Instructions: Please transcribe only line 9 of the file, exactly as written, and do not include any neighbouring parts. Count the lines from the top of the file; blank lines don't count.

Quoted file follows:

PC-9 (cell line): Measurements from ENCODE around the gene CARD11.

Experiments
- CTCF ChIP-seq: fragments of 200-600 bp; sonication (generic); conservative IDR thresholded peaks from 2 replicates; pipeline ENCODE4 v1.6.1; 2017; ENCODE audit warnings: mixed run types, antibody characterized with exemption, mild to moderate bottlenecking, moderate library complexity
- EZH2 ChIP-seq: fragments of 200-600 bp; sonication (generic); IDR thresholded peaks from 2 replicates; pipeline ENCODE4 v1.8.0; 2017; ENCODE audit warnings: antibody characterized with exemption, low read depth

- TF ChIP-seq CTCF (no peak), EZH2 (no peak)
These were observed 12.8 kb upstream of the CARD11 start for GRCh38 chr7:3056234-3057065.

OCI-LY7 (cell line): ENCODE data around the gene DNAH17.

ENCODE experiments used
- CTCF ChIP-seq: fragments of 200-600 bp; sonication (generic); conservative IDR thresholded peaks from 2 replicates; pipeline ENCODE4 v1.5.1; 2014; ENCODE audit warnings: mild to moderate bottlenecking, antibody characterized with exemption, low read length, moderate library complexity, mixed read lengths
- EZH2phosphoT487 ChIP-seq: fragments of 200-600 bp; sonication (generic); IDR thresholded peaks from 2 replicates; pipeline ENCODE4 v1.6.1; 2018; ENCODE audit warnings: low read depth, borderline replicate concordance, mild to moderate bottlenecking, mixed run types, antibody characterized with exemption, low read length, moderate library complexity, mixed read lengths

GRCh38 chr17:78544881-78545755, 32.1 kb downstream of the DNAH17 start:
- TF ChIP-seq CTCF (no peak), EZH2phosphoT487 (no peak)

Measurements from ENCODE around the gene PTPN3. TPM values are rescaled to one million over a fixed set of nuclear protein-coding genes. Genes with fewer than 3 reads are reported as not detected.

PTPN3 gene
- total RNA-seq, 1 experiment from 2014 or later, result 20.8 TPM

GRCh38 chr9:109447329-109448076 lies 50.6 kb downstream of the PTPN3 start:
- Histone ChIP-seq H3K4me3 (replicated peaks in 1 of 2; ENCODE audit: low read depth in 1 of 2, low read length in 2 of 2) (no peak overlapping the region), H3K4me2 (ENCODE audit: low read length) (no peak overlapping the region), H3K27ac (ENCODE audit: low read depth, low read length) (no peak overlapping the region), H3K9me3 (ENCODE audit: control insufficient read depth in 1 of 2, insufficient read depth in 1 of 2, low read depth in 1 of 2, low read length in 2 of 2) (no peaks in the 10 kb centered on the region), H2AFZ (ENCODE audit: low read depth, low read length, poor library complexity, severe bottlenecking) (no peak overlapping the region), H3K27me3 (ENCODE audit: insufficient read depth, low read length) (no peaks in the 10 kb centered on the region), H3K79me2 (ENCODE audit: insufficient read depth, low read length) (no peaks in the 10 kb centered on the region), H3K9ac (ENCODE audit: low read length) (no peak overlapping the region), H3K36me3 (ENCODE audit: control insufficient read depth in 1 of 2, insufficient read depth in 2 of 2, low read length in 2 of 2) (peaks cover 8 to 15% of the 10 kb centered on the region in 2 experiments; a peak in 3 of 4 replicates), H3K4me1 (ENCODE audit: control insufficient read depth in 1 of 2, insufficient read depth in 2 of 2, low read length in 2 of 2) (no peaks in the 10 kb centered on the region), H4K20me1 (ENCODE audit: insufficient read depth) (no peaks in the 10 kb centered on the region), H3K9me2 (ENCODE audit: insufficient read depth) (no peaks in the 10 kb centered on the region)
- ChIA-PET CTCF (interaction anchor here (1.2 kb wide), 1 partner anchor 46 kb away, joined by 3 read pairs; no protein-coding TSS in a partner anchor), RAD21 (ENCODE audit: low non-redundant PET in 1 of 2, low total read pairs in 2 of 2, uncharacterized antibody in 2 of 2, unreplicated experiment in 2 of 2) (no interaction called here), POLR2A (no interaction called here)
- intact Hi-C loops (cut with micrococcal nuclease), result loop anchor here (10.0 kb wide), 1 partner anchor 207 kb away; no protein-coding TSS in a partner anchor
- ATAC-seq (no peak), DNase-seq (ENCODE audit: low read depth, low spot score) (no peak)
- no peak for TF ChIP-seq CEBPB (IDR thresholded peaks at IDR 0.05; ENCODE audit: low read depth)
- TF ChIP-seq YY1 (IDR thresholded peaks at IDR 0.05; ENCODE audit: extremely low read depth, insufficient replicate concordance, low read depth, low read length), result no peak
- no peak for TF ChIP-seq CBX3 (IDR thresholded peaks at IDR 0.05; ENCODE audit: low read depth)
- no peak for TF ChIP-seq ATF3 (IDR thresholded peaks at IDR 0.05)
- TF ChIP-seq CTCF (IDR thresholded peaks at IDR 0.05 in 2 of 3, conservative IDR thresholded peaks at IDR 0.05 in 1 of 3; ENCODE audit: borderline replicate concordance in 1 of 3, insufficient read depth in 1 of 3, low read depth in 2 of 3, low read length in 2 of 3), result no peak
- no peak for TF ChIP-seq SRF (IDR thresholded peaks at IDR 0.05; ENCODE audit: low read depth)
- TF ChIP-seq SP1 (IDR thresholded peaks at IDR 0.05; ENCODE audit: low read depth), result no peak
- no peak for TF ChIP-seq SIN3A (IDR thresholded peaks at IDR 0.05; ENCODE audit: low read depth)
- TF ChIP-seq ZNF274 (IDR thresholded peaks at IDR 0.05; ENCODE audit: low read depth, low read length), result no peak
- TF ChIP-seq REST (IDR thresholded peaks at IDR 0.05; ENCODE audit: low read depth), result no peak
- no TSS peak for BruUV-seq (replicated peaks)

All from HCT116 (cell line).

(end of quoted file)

- CTCF ChIP-seq: fragments of 200-600 bp; sonication (generic); conservative IDR thresholded peaks from 2 replicates; pipeline ENCODE4 v1.5.1; 2014; ENCODE audit warnings: mild to moderate bottlenecking, antibody characterized with exemption, low read length, moderate library complexity, mixed read lengths